Having played most of the computer RPGs over the last 20 years or so I’ve seen the games develop beyond the simple hack and slay 2D games, into the graphically fantastic and immersive video games that we see today. With game like The Witcher, Dragon Age and Oblivion setting the standards for future games, it’s an exciting time to see new RPG games emerge and join the ever growing catalog of quality games.
These days, when you spend $50 on an RPG game you want a game that is re-playable, has a deep and evolving plot and also has superb graphics and sound. Gothic 3, released several years ago, looked very good and was a sound hack and slash game, it was therefore exciting to here that Gothic 4 was to be released and I was hoping to see the game expand into the realms of Oblivion, providing a more in depth and satisfying plot while improving the graphics and combat. Overall, while the Graphics are definitely excellent, I came away disappointed with the lack of an immersive plot, and a combat system that really needs little thought to get the best out of. While followers of simple hack and slash games will love Gothic 4, there’s no doubt that the increasing number of serious RPG gamers will be sorely disappointed by the lack of depth and quality in the main plot, and the limited game play time.
So what is Gothic 4 like?
You have to say that the graphics are pretty impressive on a top PC. Interestingly, the makers have created two ‘graphics’ options, one for Europe and one for US, to try and create a larger audience in the US – personally, I liked the feel of the European mode more, although the graphics in both modes were impressive.
As you’ve come to expect from RPG games these days, the attention to detail in the graphics is excellent. Grass sways, and weather and lighting changes effectively, creating a great atmosphere for game play – some of the animations of the character are a little ‘awkward’ but overall the look of the game is great, and as I started to play, I really liked the way the game ‘felt’.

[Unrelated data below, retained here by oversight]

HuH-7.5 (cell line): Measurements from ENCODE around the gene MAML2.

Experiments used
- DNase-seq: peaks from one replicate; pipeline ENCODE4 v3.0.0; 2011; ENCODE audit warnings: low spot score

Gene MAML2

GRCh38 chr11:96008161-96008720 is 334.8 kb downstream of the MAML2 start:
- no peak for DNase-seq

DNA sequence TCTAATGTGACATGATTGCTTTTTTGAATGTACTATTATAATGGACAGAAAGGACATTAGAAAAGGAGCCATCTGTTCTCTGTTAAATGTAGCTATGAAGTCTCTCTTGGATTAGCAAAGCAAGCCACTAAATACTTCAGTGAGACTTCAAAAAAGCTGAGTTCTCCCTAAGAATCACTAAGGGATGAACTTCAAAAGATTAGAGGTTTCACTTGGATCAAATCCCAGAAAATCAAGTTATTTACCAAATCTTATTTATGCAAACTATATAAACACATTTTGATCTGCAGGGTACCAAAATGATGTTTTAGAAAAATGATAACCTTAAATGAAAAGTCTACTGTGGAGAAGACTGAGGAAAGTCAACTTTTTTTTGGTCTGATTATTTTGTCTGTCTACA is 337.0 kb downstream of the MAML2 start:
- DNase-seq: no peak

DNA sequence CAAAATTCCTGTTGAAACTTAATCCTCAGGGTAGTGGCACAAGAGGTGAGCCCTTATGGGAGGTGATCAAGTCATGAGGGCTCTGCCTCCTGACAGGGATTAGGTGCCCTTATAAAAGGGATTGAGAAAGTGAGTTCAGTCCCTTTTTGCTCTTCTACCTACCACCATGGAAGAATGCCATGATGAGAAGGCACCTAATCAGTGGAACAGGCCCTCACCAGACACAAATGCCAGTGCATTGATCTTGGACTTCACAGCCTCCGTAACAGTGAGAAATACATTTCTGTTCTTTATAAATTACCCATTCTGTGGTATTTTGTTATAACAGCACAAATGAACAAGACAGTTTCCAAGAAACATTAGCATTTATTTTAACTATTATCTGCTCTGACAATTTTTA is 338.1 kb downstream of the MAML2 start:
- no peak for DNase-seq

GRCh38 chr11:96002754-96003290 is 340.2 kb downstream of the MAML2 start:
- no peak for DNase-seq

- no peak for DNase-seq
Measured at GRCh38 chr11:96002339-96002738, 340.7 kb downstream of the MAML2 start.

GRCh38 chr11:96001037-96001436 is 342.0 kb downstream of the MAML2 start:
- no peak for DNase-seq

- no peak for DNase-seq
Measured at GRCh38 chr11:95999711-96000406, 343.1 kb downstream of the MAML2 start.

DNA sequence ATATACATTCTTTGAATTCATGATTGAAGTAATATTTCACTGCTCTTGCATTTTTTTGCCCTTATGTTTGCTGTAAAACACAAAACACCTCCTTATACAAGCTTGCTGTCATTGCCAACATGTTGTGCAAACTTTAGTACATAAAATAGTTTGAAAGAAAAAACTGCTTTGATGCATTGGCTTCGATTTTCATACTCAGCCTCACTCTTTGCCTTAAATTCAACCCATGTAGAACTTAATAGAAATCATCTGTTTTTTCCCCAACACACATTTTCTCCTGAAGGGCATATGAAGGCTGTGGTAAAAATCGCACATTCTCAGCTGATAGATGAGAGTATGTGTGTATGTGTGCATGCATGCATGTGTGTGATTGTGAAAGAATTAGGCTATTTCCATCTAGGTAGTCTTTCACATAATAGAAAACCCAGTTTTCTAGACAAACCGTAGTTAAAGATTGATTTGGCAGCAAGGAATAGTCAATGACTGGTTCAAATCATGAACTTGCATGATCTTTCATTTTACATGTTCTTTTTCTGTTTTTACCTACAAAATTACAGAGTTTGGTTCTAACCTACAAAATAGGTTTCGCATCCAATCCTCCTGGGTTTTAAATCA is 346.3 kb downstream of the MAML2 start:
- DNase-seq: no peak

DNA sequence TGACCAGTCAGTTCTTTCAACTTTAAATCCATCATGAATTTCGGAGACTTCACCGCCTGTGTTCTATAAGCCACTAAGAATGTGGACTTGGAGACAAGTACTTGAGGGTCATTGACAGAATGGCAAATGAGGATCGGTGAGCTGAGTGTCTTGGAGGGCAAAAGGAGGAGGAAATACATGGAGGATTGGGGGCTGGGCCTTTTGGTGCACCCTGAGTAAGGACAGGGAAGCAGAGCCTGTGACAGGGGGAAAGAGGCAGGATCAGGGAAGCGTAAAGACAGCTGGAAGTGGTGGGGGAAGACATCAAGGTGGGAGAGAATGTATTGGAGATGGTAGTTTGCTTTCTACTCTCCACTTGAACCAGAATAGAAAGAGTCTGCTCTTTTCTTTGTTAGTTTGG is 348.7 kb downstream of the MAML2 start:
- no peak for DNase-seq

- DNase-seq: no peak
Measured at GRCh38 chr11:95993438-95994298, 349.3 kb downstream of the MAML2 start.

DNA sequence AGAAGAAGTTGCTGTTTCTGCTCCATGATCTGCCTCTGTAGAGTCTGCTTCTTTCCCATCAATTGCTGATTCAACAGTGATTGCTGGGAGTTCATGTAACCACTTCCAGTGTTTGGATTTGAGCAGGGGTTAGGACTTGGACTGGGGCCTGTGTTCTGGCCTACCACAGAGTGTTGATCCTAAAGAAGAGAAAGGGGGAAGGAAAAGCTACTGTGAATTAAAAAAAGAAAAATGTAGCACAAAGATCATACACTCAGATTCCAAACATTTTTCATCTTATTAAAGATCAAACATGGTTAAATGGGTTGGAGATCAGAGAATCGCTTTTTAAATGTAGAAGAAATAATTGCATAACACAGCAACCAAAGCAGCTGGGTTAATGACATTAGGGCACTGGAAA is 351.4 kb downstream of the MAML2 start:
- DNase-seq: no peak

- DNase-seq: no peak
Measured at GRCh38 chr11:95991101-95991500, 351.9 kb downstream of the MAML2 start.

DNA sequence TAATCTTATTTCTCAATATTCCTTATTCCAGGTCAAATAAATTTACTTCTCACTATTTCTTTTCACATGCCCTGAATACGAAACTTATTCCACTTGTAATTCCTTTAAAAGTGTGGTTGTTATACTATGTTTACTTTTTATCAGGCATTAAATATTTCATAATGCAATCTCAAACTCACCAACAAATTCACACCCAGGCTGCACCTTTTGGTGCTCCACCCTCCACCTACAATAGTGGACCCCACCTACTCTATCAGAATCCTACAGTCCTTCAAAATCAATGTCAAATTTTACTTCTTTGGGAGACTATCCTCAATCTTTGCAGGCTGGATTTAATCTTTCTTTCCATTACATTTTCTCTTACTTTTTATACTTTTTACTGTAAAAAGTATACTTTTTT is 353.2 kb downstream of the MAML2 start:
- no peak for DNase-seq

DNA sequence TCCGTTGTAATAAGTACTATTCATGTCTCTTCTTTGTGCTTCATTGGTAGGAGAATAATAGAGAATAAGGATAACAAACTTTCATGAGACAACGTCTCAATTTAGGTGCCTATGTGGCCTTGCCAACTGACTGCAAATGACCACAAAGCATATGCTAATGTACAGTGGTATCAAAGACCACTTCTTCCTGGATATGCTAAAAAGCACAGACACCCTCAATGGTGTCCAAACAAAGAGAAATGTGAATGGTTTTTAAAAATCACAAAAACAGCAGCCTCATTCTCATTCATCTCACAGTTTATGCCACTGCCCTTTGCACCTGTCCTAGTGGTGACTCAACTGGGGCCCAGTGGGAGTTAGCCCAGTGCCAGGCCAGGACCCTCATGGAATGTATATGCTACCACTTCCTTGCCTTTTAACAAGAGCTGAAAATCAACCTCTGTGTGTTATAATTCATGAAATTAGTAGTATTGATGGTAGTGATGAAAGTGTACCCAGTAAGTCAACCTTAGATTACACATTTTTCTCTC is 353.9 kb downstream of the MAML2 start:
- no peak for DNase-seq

As you begin to explore, with the very atmospheric sound really enhancing the game, with pleasant melodies, wonderful spot effects and some good voice acting you perhaps feel that you may have found a gem of a game here, and as you begin to face some of the denizens of the world, you begin to wonder what happened.
The combat is good, but once you’ve mastered the tactics against one enemy you can use the tactic against any enemy – there’s no real thought involved in it; it just is unacceptable in this day and age to have an RPG game that doesn’t required different tactics for different enemies – some enemies should be tougher to kill without magic, while more intelligent enemies should be tactically aware and be able to counter some of my moves – this simply wasn’t the case, and combat seemed to become a simple case of hack, slash, crash bang wallop – some may like this approach, but hardened RPGers probably will hate it.
OK so combat aside, as games become more in depth, the combat is becoming secondary; in the modern RPG the choices you make often have an effect on the plot, creating a evolving game that is intriguing and satisfying. Sadly, this is not the case with Gothic 4. Go back a few years to the era of Baldur’s gate and you’ll instantly remember the constant ‘fetch, protect’ type quests that were inane and really didn’t do much to stretch your mind – this is what Gothic 4 gives you. You simply don’t have much moral choice, or any kind of choice in the plot – the plot does get better towards the end, but I can’t see many people replaying the game once they’ve beaten it, there’s simply not too much left to do once you’ve played the game once! This is a shame as games like Dragon Age have really added a plot that is changing and relies on your choices, thus making it vastly re-playable.
All told Gothic 4 will probably take you about 20 hours to complete. Don’t get me wrong, Gothic 4 isn’t bad – it does have great graphics and will definitely please players who don’t mind a one dimensional plot and want to do some mindless hack and slaying. The mechanics aren’t that bad, and the game play is not too bad either. I just felt that they had an opportunity to build on the recent RPG trend and produce a great and immerseful game that would satisfy the owner for months, not weeks.
If I had a choice I would have waited a few months and bought the game on discount – it’s probably a good buy at $20; but for now I’d save your pennies and wait for Dragon Age 2 next year, or for Fallout 3: New Vegas in a couple of days!